Wednesday, August 27, 2008
Dennis Potter 1993 MacTaggart lecture Edinburgh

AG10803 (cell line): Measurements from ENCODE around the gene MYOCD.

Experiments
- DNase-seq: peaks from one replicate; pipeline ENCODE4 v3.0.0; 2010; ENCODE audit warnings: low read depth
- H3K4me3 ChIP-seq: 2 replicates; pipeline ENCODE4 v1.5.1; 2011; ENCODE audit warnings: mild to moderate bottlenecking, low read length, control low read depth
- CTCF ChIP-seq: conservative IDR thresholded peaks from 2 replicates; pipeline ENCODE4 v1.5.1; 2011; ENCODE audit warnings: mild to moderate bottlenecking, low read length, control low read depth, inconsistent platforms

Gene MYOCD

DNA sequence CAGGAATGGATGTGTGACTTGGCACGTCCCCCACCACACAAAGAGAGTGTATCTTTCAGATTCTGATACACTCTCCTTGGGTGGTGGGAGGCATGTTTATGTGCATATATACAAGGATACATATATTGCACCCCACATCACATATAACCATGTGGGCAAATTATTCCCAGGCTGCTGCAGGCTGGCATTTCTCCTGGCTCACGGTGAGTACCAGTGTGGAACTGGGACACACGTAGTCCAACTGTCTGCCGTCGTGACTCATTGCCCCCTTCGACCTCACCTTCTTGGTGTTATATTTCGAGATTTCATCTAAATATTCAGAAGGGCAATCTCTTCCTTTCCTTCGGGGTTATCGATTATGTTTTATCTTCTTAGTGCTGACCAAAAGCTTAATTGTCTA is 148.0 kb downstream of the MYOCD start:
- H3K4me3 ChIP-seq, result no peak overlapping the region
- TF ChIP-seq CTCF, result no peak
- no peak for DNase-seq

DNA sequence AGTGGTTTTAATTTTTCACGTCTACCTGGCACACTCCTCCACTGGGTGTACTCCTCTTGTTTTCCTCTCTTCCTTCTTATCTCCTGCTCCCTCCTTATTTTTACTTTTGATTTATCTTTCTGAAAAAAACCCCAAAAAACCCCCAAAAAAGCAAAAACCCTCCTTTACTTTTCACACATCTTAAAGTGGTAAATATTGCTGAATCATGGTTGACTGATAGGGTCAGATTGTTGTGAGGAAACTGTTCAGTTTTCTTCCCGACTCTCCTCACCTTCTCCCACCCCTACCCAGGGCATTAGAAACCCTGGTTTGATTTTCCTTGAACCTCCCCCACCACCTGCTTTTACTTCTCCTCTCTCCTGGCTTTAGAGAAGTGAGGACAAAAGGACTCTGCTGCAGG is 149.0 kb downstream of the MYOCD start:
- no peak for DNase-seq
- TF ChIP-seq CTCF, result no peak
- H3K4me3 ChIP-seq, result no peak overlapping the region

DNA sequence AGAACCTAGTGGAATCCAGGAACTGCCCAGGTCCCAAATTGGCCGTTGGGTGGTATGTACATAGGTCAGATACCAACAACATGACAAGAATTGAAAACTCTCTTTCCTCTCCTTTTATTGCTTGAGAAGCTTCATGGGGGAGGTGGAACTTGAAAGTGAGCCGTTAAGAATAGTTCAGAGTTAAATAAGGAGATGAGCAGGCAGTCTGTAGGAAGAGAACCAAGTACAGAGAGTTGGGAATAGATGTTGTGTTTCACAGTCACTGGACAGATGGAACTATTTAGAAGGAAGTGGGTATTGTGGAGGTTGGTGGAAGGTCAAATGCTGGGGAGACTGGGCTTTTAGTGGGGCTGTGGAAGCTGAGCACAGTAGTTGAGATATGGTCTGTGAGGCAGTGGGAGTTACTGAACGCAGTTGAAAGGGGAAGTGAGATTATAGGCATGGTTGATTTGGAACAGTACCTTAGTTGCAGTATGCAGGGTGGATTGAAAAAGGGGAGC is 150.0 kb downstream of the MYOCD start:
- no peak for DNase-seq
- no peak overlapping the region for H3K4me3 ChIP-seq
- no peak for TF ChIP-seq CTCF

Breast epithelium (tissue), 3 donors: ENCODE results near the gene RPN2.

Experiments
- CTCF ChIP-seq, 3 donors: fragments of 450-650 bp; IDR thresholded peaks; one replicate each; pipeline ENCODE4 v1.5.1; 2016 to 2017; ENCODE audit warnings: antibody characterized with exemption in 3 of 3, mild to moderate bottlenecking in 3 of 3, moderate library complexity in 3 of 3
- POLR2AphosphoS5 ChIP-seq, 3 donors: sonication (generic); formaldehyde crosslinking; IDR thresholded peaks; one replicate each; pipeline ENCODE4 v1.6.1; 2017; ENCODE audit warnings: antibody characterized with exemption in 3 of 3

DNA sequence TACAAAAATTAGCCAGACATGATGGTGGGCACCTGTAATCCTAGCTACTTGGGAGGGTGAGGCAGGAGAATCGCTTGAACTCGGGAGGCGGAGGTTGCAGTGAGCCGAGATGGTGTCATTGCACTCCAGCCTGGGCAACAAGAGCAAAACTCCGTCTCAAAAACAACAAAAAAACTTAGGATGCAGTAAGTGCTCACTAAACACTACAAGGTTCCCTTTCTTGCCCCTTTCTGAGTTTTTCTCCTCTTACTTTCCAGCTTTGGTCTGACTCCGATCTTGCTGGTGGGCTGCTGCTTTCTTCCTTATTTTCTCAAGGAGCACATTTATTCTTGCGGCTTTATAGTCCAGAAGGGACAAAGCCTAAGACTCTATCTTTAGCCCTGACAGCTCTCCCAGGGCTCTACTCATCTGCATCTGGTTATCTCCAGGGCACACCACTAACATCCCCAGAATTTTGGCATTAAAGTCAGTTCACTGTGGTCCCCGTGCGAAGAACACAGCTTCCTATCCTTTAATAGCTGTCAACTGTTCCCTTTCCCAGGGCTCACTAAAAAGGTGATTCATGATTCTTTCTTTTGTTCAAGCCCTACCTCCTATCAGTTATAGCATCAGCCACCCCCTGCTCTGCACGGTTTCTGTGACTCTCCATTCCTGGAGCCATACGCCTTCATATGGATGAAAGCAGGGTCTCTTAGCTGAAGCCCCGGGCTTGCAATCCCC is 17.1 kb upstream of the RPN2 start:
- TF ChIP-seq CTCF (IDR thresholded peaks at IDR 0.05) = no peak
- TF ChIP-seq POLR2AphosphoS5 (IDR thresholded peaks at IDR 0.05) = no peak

"I am giving the melodramatic and not at all tuneful title Occupying Powers to this year’s James MacTaggart Memorial Lecture. The title has not been chosen simply to indulge yet again in the inevitable paranoia which so afflicts writers that work in television, although I’ll give that a go too. No, I call this Occupying Powers so that I can reflect behind the barricade of metaphor about what it really feels like, for many others besides myself who sell their services and some of their passions to the strange new generations of broadcasting managements and their proprietors. More than that, wider than that, I want to use the title to reach beyond our parochial concerns and grapple with a few thoughts about what it means to be a citizen (or do I mean a consumer) in the United Kingdom plc., where two-thirds of the population live on incomes below the national average of £250.00 a week, almost 5.75million exist on less than £100.00 a week, three million are unemployed, three million children live in poverty, one-fifth of the young are innumerate, the chasm between the highest and lowest paid is wider than at any time since 1886, and Dave Lee Travis has resigned from Radio 1. What is at the heart of such a distorted society? “Broadcasting is at the heart of British Society. The structure and the competition of the broadcasting industry, the purpose and motivation of broadcasters and the programmes and services they offer are vital factors in reflecting and shaping that society.” I, too, would like a mirror that reflects and shapes, but these are the words of the BBC at its most ponderously anodyne as it responded to the Government’s Green Paper on the future of the Corporation. The particular quotation is certainly one which James MacTaggart would have taken for granted with as little sense of astonishment as if someone on an outside consultancy contract had told him on three identical bits of thermal paper that a walk along the corridors of Television Centre will always bring you back shaken but not stirred to where you started."